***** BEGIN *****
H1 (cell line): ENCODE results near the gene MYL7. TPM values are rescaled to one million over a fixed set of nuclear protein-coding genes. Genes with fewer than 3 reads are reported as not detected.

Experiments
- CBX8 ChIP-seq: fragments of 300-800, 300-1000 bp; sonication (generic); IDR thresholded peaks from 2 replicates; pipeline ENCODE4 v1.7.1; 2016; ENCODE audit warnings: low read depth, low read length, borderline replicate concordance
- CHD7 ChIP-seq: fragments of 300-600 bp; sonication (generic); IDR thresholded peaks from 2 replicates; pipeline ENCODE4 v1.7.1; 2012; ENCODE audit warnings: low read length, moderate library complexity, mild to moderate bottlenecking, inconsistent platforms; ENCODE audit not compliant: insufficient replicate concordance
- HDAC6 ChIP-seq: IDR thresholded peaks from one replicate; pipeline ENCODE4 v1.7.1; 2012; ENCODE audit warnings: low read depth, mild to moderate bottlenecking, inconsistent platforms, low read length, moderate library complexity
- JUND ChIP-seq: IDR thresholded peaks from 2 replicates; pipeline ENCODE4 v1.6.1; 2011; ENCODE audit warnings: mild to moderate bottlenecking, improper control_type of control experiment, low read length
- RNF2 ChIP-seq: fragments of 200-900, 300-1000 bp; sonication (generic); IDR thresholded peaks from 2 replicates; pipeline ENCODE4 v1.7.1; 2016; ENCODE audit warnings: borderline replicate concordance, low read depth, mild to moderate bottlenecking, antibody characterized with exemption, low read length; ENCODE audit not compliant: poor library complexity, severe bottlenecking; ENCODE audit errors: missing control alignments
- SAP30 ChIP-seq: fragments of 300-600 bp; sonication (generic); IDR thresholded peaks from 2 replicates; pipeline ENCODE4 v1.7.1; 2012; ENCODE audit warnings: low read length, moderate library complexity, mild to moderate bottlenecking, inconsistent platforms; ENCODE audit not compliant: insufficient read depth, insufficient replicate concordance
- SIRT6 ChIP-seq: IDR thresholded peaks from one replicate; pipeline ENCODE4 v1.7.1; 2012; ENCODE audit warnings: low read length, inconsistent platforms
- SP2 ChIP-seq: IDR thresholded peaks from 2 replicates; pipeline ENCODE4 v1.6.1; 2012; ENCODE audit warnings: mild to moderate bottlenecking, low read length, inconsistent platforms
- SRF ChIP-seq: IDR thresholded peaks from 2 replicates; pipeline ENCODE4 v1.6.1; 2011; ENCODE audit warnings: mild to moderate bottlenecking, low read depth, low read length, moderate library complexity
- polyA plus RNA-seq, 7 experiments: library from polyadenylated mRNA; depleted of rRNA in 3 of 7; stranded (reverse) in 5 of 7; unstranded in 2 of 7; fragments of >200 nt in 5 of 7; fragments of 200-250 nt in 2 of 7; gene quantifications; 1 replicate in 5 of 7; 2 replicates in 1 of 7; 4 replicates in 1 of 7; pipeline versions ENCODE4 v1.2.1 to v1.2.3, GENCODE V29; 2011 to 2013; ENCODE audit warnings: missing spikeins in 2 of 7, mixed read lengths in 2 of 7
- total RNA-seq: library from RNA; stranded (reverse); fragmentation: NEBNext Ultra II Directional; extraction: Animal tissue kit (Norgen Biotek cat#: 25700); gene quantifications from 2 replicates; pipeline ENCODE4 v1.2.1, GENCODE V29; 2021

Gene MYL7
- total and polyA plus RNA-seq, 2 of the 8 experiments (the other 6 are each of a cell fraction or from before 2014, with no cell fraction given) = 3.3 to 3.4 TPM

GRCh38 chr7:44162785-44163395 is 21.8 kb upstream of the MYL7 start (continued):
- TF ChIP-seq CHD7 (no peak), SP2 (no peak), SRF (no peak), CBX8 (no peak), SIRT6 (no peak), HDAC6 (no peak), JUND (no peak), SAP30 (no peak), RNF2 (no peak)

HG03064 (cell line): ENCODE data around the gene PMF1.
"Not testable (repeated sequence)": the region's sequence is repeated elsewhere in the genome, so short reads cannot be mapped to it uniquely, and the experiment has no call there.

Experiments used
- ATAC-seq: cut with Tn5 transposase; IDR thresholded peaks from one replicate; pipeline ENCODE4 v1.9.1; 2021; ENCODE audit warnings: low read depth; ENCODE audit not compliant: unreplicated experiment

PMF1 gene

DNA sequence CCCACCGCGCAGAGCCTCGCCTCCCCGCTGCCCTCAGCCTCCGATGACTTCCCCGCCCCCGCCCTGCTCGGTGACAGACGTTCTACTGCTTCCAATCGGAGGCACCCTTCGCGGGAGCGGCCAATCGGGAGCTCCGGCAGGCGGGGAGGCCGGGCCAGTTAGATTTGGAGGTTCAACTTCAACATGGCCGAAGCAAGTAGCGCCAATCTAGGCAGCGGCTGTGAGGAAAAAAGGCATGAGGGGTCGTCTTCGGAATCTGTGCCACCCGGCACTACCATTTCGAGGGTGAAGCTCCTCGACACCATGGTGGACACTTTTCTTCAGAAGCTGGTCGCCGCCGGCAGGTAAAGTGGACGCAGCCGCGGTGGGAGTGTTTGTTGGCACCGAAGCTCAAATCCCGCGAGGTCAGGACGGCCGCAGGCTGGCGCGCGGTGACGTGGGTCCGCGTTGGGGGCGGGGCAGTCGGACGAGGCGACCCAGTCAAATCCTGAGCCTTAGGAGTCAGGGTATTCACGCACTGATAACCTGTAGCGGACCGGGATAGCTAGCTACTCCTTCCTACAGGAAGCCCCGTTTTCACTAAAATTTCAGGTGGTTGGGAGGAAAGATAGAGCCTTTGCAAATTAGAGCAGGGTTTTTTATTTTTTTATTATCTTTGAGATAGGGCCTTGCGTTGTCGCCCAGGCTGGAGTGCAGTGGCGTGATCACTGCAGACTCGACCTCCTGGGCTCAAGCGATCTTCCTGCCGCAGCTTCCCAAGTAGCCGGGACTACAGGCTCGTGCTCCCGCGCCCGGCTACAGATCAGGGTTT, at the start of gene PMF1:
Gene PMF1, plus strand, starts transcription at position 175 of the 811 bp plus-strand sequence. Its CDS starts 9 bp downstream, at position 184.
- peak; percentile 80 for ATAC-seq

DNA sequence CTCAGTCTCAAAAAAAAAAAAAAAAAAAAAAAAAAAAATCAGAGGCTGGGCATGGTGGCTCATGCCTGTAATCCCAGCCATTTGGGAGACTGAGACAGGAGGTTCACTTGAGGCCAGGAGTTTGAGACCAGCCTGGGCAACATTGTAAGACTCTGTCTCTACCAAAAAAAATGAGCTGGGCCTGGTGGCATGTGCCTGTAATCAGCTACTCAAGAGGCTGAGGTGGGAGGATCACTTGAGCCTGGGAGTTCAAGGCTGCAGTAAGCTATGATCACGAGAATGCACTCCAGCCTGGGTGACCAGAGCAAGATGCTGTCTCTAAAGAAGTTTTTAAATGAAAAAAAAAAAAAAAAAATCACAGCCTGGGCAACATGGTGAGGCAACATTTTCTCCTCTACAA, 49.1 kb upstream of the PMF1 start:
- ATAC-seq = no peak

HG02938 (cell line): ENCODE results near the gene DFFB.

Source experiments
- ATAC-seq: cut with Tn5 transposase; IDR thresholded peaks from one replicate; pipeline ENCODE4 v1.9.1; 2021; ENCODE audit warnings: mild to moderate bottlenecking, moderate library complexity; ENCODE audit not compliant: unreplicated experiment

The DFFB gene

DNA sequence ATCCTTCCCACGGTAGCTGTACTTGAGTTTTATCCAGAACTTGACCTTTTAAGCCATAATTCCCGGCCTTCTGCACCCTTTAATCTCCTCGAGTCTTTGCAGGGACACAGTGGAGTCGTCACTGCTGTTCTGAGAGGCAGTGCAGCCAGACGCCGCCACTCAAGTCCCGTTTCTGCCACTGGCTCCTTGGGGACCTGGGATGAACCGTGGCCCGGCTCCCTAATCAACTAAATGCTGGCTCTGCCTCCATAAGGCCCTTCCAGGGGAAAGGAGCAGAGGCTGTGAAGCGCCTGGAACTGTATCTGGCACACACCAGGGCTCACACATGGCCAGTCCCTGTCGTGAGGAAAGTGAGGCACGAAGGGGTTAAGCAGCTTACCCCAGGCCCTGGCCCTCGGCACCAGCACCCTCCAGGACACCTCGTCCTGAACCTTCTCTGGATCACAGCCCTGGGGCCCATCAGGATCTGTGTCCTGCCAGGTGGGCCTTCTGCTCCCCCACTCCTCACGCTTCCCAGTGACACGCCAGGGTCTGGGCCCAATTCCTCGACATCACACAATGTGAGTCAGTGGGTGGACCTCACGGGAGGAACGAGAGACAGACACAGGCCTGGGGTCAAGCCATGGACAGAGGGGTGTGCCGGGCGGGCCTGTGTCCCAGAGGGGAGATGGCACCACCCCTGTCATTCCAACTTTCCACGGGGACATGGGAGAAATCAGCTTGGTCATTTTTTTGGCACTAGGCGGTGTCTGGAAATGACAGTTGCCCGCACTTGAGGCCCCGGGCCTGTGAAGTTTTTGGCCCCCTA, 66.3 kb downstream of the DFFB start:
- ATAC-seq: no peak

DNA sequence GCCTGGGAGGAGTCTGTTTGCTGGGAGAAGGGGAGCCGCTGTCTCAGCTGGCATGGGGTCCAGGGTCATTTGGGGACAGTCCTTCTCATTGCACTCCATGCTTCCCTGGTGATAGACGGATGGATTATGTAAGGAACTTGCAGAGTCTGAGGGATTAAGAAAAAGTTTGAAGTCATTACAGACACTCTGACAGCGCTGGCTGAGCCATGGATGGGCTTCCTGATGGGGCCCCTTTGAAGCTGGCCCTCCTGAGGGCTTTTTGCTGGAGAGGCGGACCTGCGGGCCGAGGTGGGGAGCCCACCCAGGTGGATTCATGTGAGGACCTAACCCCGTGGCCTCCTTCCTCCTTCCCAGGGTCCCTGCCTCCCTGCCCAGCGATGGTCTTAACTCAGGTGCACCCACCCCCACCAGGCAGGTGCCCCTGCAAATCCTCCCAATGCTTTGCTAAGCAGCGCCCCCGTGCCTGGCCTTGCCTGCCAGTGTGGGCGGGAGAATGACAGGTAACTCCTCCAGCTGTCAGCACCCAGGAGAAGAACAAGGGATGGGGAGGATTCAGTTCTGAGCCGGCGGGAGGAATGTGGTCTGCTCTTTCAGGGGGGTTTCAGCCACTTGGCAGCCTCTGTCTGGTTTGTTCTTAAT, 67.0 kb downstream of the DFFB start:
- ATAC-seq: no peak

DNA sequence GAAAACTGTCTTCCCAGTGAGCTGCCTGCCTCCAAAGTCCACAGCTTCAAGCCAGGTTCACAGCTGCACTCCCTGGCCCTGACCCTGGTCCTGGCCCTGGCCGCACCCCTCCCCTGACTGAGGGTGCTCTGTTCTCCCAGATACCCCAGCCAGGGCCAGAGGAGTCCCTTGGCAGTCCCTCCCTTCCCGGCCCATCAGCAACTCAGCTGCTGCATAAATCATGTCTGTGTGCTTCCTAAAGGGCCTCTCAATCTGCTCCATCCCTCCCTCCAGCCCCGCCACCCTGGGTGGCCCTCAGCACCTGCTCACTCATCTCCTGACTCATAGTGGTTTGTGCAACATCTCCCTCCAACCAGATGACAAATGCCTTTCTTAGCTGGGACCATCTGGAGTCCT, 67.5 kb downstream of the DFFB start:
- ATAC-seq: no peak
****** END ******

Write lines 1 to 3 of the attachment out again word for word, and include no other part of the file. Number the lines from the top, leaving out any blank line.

H1 (cell line): ENCODE results near the gene MYL7. TPM values are rescaled to one million over a fixed set of nuclear protein-coding genes. Genes with fewer than 3 reads are reported as not detected.

Experiments
- CBX8 ChIP-seq: fragments of 300-800, 300-1000 bp; sonication (generic); IDR thresholded peaks from 2 replicates; pipeline ENCODE4 v1.7.1; 2016; ENCODE audit warnings: low read depth, low read length, borderline replicate concordance